Jun 24, 2022
Rotary encoder switches are ridiculously costly to anybody who isn't the most dedicated of keyboard fans, so you either adore them or you've probably never even tried them. Either way, you're probably in one of two camps.
The Realforce RGB does not have the appearance of a keyboard that costs $300, and maybe this is because it follows in the long history of high-end gear that prioritises functionality above form and proclaims, "we're so amazing we don't need to dazzle you." You're probably familiar with things like Klipsch speakers and the Mac Pro that looks like a trash can. The Realforce RGB keyboard appears the one you could discover at a yard sale, complete with the logo of a technology company founded in the 1990s. Further, the F1 key provides an additional command labelled "web."
It is about as uncool as possible, coming as close as it does to the Google Image results for the term "keyboard." And I'll be the first to confess that after years of using flashy gaming keyboards, pounding away on the Realforce RGB feels like a breath of fresh air. This kind of equipment screams, "I'm for work first, play afterwards," and it's kind of like a mullet for your keyboard. The only thing that sets it apart from the typical $20 rubber dome keyboard at a glance is a small patch of glittery plastic in the top right corner. It's almost as if the designer was about to go to production when they suddenly changed their heart and decided that "we have to do something unique."
It is simple to spend more money on fewer goods. The Happy Hacking Keyboard, for example, is popular among programmers despite having perhaps half the keys and not even having a backlight, much alone RGB illumination. Topre is a switch that's a hybrid for those unfamiliar and has long been the subject of discussion. I'm not going to dive too further into that gap. Still, I will say this: the primary mechanism for a Topre's key resistance is a rubber dome, which is the core of most inexpensive membrane keyboards but is often derided for its design. However, the activation and feel are comparable to those of a mechanical keyboard; consequently, the switch is one of a kind. Devoted enthusiasts vouch for its superiority.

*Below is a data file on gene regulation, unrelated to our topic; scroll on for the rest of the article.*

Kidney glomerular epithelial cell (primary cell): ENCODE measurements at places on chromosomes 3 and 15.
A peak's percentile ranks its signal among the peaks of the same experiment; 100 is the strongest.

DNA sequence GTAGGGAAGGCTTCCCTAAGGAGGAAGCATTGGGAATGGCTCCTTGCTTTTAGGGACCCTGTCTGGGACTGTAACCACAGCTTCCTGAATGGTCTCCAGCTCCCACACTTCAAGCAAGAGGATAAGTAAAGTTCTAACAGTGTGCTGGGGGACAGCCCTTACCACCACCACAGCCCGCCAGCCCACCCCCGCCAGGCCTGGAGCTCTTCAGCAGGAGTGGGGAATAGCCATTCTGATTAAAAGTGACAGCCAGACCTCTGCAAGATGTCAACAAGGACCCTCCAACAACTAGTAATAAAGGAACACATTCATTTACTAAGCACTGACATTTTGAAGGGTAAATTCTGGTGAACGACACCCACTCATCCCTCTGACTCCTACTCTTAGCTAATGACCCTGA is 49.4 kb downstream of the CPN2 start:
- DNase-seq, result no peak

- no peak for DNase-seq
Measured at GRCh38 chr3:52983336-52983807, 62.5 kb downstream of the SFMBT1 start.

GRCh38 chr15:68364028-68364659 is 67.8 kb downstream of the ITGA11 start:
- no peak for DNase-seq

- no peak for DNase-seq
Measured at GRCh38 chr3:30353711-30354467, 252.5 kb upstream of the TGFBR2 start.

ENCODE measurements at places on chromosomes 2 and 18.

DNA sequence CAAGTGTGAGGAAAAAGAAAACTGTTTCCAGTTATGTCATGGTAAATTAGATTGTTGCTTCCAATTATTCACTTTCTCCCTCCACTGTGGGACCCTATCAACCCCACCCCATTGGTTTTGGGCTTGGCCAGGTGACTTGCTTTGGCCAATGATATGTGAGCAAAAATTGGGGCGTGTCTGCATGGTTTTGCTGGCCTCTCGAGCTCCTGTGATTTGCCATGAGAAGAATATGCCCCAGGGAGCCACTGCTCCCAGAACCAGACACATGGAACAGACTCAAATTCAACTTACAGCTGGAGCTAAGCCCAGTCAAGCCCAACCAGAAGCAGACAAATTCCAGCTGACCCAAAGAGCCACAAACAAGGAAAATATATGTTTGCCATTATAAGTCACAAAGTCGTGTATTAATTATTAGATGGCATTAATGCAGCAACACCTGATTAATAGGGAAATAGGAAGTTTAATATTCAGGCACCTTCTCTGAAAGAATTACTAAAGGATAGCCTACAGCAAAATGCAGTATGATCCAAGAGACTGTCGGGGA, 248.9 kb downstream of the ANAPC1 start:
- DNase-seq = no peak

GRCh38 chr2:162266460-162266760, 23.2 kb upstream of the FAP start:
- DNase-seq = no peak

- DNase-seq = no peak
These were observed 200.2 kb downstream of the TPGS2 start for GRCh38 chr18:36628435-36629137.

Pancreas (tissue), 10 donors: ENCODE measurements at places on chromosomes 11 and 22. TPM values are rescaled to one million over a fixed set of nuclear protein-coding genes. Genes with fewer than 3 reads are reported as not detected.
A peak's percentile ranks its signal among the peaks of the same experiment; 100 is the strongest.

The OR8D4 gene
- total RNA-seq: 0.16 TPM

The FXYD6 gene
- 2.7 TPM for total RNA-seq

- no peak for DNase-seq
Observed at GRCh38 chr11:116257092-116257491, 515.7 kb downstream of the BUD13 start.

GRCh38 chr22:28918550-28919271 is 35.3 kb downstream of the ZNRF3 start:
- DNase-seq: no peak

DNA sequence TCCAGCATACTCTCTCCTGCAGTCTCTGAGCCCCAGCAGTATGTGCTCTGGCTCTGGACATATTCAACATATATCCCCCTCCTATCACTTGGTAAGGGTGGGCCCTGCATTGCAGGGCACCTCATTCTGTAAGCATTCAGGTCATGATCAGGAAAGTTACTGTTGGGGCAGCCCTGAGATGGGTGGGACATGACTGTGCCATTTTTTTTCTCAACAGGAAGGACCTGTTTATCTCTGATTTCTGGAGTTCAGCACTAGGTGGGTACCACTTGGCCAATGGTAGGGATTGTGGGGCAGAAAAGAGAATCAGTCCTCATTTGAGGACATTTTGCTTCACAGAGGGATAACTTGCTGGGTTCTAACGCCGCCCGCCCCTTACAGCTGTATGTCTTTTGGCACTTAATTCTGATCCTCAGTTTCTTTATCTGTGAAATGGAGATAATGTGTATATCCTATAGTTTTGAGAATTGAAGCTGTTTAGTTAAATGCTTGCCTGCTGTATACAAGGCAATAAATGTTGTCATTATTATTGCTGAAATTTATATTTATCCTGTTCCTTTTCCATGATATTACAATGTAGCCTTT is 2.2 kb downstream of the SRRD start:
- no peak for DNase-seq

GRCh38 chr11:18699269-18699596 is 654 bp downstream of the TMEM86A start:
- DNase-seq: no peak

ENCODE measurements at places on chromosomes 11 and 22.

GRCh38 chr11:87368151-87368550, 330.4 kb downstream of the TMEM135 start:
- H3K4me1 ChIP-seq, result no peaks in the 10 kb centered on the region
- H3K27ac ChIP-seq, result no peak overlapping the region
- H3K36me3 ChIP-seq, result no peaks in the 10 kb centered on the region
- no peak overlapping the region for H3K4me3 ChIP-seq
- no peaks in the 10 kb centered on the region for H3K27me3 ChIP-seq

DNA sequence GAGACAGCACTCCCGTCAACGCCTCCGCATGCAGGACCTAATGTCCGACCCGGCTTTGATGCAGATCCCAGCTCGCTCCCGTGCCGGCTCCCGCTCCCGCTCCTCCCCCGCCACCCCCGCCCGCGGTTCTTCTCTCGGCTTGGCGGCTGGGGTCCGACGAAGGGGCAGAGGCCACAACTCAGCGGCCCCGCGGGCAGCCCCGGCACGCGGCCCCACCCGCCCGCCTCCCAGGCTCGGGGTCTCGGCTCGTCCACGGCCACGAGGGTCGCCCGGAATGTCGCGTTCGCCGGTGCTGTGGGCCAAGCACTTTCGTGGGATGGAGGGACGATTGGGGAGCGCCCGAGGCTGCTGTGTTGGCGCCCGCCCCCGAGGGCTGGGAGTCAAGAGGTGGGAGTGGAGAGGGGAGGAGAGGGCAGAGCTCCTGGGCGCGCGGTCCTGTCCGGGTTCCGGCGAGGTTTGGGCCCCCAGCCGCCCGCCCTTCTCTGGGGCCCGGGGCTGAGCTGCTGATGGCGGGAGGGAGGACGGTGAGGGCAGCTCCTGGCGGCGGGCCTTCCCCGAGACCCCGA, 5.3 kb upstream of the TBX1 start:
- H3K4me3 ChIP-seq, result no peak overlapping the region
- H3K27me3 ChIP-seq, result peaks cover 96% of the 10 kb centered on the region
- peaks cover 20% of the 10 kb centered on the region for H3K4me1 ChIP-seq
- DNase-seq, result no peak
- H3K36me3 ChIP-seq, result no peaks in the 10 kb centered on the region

Me? I have no problem using Topre switches, but I struggle to find reasons to justify their high price tag. They operate without any jerkiness and are satisfyingly clunky, producing a pleasant thock when the key is depressed to its lowest point. Although it may seem like an unusual pick for a typing game, it's rather enjoyable.
Adjustable actuation is the one card that Topre has left in its deck in this situation. The moment the computer acknowledges a keystroke is known as the "actuation." Regarding gaming, a shorter actuation is preferable because of its increased speed. In contrast, when typing, a longer or deeper actuation is preferable due to its reduced likelihood of mistakes, at least from a theoretical standpoint.
They are variations of only a few millimetres and milliseconds, respectively. Because Topre switches have a resistance profile that is initially stiff and then quickly collapses, the difference between a 1.5mm and 3.0mm actuation is much less significant than it would otherwise be. It is doubtful that you can avoid bottoming out the switches in any case, particularly with a relatively modest resistance of 45 grammes, which is the same as Cherry MX Reds.
To begin, it utilises Doubleshot ABS keycaps rather than the more popular (and more expensive) PBT keycaps. The vast majority of gaming keyboards also make use of ABS. However, most gaming keyboards are not priced at $300. On the other hand, the vast majority of Topre keyboards use PBT since the company is aware that their target audience desires a product with that degree of quality.
This is one of the few Topre keyboards that incorporates a "stem" design similar to the Cherry MX keyboards, which is a definite plus. Because of this, it is compatible with any custom keycap sets you may own, assuming you own any custom keycap sets. If not, it shouldn't be too difficult to track down keycaps compatible with Cherry MX. It is an additional expense, and there is a possibility that you will lose your backlight in the process, but at the very least, you will be able to give the Realforce RGB a bit more character. And to tell you the truth, the backlighting isn't that good. It performs just as described; however, even when turned up to its maximum brightness in a dimly lit environment, it still has a dreary appearance. I can't help but feel a little let down when I consider the cost.